A major reform in dealing with drug offenders in Arkansas was the establishment of drug courts, where a non-violent drug offender could be directed to enroll in drug treatment programs or heavily supervised community service. The recidivism rate dropped to 31%. More significantly, the cost per day was lower than that of prison, while at the same time allowing the offender to regain his or her life.

Source: From Hope to Higher Ground, by Mike Huckabee, p. 89 , Jan 4, 2007

Stricter penalties for drug-related crimes

Source: 2002 AR Gubernatorial National Political Awareness Test , Nov 1, 2002

Treatment for drug use instead of incarceration

We’ll ask for drug courts to be expanded because it makes more sense to treat people with a drug problem rather than simply incarcerating them and putting them in a place where their problems are not dealt with. That’s one of our initiatives.
Source: 2001 State of the State address to the Arkansas legislature , Jan 9, 2001

Informational videos don't work and never will

How can we change a drug-addicted culture? Do we say, "If these people weren't poor, or if they only knew what drugs did, then they wouldn't be doing this"? If so, you'd prepare a bunch of informational videos and explain the danger. And in fact, that is just what much of government has been doing. And has it worked? No. Will it ever work? No. Why not? Because talking drugs appeals to the self-centered, pleasure-seeking people we are by nature.

If we're convinced of that selfish nature, we take a different tack: "If you use drugs, we're going to put you in jail for so long you won't even remember where you live. We are going to confiscate drugs. We're going to take your car, and if we catch you dealing, we're going to try you and convict you and take your liberty away."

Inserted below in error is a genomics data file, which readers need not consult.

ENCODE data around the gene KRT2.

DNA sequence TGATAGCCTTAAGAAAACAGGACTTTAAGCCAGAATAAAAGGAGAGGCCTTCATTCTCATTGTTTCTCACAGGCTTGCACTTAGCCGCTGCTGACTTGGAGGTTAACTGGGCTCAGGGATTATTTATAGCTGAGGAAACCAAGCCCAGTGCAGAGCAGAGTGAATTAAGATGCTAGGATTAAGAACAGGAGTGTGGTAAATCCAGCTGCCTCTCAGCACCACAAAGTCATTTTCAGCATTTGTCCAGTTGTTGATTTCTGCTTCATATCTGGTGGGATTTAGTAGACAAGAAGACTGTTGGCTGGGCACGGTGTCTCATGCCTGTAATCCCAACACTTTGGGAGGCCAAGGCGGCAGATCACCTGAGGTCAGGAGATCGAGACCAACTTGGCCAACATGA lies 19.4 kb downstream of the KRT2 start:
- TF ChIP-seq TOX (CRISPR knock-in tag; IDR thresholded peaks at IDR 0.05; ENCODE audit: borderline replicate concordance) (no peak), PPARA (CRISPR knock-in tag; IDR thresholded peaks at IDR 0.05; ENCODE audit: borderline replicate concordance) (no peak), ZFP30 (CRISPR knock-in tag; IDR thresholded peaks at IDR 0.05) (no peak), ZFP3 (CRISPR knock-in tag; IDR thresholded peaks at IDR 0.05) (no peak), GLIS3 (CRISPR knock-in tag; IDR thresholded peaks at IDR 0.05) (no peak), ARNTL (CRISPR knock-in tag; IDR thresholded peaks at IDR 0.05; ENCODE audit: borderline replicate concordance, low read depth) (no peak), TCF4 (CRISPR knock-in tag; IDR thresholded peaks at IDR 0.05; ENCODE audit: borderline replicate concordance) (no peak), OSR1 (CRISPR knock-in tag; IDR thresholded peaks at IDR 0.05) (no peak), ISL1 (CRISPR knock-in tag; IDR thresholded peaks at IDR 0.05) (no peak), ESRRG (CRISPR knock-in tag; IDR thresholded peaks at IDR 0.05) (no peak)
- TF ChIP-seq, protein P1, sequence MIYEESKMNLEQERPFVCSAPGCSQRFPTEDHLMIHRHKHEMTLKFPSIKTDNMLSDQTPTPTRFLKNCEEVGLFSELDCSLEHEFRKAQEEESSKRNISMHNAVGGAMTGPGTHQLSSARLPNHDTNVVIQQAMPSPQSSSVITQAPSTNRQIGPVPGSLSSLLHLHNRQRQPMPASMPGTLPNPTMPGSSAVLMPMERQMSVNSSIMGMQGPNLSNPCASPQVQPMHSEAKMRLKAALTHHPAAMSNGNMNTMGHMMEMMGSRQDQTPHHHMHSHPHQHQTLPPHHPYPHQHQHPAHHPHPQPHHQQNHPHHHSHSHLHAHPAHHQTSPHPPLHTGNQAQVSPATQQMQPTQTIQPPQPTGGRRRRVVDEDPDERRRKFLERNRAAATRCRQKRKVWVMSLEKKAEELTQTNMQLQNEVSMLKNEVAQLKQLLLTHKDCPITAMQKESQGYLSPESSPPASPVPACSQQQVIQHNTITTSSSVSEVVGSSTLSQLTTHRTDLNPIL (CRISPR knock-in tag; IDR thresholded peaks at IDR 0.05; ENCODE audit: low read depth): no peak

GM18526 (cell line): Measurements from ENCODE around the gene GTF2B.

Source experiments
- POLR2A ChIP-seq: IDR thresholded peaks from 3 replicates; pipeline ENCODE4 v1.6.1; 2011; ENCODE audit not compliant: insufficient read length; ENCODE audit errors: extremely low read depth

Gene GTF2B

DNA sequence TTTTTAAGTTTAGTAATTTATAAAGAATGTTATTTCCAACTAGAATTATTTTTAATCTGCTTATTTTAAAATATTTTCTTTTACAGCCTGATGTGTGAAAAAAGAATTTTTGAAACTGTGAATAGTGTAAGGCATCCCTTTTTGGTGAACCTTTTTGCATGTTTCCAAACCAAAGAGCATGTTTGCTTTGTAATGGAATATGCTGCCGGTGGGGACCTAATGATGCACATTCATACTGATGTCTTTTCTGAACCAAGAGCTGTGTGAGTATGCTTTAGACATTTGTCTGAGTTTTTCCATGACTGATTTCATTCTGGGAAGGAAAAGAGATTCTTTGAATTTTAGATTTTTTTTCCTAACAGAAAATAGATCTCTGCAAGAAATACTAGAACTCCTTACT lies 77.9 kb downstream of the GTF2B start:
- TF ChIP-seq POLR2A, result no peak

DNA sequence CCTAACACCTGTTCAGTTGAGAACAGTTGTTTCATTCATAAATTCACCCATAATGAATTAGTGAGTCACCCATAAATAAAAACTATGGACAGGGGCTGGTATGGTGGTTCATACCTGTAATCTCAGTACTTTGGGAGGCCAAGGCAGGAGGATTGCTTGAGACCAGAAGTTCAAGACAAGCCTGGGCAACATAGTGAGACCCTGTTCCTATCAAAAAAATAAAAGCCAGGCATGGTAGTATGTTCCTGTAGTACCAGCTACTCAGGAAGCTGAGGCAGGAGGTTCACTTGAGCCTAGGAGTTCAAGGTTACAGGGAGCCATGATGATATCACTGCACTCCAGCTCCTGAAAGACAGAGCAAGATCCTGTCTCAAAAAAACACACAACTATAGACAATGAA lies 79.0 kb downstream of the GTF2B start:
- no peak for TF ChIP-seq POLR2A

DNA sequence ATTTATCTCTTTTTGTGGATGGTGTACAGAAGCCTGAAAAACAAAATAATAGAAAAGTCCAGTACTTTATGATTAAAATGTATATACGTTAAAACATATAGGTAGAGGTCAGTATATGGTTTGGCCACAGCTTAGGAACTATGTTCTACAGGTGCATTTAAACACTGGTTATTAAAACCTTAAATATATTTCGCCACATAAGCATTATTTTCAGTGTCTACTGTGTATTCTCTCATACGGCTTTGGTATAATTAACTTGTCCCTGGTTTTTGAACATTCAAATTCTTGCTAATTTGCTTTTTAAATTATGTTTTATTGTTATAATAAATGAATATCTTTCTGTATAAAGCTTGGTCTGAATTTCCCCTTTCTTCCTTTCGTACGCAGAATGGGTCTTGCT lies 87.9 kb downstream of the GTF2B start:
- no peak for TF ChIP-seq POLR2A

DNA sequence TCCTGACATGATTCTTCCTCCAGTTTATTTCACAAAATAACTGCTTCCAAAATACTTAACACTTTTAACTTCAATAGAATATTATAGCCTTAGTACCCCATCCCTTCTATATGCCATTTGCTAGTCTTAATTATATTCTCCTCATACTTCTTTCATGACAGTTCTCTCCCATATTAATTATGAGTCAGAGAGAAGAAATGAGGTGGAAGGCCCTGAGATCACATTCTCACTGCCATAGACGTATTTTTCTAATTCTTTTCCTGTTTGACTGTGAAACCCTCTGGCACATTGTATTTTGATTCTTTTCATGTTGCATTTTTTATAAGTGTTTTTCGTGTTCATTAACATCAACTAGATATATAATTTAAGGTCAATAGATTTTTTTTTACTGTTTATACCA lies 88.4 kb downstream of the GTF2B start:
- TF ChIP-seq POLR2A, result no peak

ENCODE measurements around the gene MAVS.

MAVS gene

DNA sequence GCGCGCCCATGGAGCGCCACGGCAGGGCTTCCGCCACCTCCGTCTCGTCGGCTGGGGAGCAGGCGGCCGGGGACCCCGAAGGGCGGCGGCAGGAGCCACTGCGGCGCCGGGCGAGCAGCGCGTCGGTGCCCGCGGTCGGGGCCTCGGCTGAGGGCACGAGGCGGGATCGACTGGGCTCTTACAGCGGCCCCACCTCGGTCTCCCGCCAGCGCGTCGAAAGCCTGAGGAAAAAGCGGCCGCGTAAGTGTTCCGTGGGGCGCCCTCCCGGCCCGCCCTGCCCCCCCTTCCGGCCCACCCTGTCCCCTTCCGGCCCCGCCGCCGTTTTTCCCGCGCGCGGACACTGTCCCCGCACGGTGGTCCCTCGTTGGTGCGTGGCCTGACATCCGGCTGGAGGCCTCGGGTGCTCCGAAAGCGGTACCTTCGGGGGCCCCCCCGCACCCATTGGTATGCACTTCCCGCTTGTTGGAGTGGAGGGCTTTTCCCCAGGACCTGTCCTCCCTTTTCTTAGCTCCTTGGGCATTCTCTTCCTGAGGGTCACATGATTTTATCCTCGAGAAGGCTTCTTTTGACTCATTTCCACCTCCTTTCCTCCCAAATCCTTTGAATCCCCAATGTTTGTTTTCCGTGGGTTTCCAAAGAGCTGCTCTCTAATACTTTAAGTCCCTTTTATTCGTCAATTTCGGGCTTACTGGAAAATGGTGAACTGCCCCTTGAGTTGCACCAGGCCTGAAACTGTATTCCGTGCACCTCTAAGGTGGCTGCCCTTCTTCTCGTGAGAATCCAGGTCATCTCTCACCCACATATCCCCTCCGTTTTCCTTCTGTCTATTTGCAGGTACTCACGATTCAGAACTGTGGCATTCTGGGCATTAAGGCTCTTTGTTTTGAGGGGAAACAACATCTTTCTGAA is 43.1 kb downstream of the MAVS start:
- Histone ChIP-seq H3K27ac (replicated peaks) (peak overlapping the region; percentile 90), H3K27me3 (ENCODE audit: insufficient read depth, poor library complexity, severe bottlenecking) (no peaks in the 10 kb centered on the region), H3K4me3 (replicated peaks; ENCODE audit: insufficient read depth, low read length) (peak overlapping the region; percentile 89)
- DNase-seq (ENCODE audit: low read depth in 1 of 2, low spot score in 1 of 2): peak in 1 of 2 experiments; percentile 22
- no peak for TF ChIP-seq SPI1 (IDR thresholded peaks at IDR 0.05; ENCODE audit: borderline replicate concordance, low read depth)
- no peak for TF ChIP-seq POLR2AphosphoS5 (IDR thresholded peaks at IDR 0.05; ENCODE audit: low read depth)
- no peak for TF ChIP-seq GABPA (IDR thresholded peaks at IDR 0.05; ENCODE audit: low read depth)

We must come to see that our core problem is not lack of education but lack of righteousness. We don't need more information as much as we need new hearts.

Source: Character IS the Issue, by Mike Huckabee, p.138 , Sep 9, 1997

Curb supply by eradication; change attitudes to curb demand

In order to curb the flow of illegal drugs, we must work to [eradicate] the supply and at the same time diminish the demand by changing the public’s attitude toward drugs.
Source: Responses to Associated Press Questionnaire for AR Senate , Nov 1, 1992

More federal funding for all aspects of Drug War.

Huckabee adopted the National Governors Association policy:

Source: NGA policy HR-13: Combating and Controlling Substance Abuse 00-NGA2 on Aug 15, 2000

  • Click here for definitions & background information on Drugs.
  • Click here for VoteMatch responses by Mike Huckabee.
  • Click here for AmericansElect.org quiz by Mike Huckabee.
Other candidates on Drugs: Mike Huckabee on other issues:
Former Presidents:
George W. Bush (R,2001-2009)
Bill Clinton (D,1993-2001)
George Bush Sr. (R,1989-1993)
Ronald Reagan (R,1981-1989)
Jimmy Carter (D,1977-1981)
Gerald Ford (R,1974-1977)
Richard Nixon (R,1969-1974)
Lyndon Johnson (D,1963-1969)
John F. Kennedy (D,1961-1963)

Former Contenders:
V.P.Al Gore
Pat Buchanan
V.P.Dick Cheney
Sen.Bob Dole
Ralph Nader
Gov.Sarah Palin

Political Thinkers:
Noam Chomsky
Milton Friedman
Arianna Huffington
Rush Limbaugh
Tea Party
Ayn Rand
Secy.Robert Reich
Donald Trump
Gov.Jesse Ventura
Abortion
Budget/Economy
Civil Rights
Corporations
Crime
Drugs
Education
Energy/Oil
Environment
Families/Children
Foreign Policy
Free Trade
Govt. Reform
Gun Control
Health Care
Homeland Security
Immigration
Infrastructure/Technology
Jobs
Principles/Values
Social Security
Tax Reform
War/Iraq/Mideast
Welfare/Poverty

Page last updated: Oct 09, 2013